Thursday, September 23, 2010

Prose: description vs. profound thought

Consider these two samples of prose, each related to this year’s World Economic Forum in Tianjin, China.

1. “For the U.S. visitor, the comparisons start from the moment one departs Beijing’s South Station, a giant space-age building, and boards the bullet train to Tianjin. It takes just 25 minutes to make the 75-mile trip. In Tianjin, one arrives at another ultramodern train station – where, unlike New York City’s Pennsylvania Station, all the escalators actually work. From there you drive to the Tianjin Meijiang Convention Center, a building so gigantic and well appointed that if it were in Washington, D.C., it would be a tourist site. Your hosts inform you: ‘It was built in nine months.’”

2. “ . . . that ‘can-do,’ ‘get-it-done,’ ‘everyone-pull-together,’ ‘whatever-it-takes’ attitude that built our highways, dams, and put a man on the moon.”

The first verb in the sequence “departs Beijing’s South Station . . . and boards the bullet train” seems wrong. (Shouldn’t it be “enters,” not “departs”?) Otherwise, though, our first sample of Tianjin prose is as well laid out and enjoyably speedy as the bullet train itself.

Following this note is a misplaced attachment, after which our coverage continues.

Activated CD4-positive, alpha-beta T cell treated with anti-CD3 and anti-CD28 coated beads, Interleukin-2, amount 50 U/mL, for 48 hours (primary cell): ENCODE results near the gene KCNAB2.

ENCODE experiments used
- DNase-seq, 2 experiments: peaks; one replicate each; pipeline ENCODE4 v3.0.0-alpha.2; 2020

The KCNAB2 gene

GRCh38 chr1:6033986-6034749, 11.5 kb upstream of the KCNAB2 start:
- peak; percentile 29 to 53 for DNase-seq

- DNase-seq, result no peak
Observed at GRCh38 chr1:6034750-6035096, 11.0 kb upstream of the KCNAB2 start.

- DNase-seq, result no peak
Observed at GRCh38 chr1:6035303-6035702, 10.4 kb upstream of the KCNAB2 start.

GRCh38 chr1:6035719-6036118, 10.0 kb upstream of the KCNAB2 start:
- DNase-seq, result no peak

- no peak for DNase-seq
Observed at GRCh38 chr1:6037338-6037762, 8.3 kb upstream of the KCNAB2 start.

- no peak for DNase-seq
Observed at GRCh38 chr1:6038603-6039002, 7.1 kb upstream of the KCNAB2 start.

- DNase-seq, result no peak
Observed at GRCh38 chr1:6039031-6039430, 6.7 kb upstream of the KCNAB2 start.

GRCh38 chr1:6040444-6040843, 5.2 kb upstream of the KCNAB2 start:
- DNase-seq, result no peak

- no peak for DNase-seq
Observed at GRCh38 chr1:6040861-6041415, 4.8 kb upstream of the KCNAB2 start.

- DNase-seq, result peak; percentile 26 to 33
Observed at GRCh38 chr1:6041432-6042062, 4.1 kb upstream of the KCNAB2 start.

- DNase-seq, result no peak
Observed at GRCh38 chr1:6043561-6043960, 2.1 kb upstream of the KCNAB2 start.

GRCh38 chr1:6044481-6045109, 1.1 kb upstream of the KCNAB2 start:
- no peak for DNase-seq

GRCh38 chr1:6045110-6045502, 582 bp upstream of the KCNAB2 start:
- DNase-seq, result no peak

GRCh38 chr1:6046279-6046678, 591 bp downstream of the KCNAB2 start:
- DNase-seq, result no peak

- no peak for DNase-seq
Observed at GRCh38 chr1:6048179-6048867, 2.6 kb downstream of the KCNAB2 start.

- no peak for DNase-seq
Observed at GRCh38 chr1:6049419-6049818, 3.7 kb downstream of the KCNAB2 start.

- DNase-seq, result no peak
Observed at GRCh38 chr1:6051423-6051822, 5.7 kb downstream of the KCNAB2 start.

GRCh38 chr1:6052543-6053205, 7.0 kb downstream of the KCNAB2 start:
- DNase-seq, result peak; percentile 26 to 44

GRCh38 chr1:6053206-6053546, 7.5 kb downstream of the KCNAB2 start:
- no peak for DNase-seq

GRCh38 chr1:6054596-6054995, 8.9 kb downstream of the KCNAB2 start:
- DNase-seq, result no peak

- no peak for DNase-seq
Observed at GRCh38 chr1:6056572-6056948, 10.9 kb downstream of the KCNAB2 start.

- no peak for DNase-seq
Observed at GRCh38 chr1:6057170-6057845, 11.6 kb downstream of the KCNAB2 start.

But oh boy, that second sample . . .

In 2½ lines, four clichés set off by shamefaced quotation marks, followed by a shameless fifth (“put a man on the moon”). The author also thinks a verb, “put,” can be the next item in the noun series “highways, dams, and. . . .”

Well, the author is Thomas L. Friedman. Friedman’s prose has been notorious enough down the years to acquire Wikipedia citations, including a link to an article called “Someone Take Away Thomas Friedman’s Computer Before He Types Another Sentence.”

But here’s something funny: the author of the nice, efficient first sample is also Thomas L. Friedman. The difference between that prose and the prose of sample 2 seems to be only a difference in the quality and degree of their truthfulness. William Blake, poet and artist, understood that telling the truth can only follow from first seeing the truth in detail, the finer the better – as in “75 miles in 25 minutes.” In plate 55 of his Jerusalem, he summarized his findings this way.

He who would do good to another, must do it in Minute Particulars
General Good is the plea of the scoundrel hypocrite & flatterer:
For Art & Science cannot exist but in minutely organized Particulars
And not in generalizing Demonstrations of the Rational Power,
The Infinite alone resides in Definite & Determinate Identity
Establishment of Truth depends on destruction of Falshood continually
On Circumcision: not on Virginity, O Reasoners of Albion

Are you listening, virgins of the New York Times editorial page?

Source: Thomas L. Friedman, “Too Many Hamburgers?” New York Times national edition 22 September 2010: A23. Print.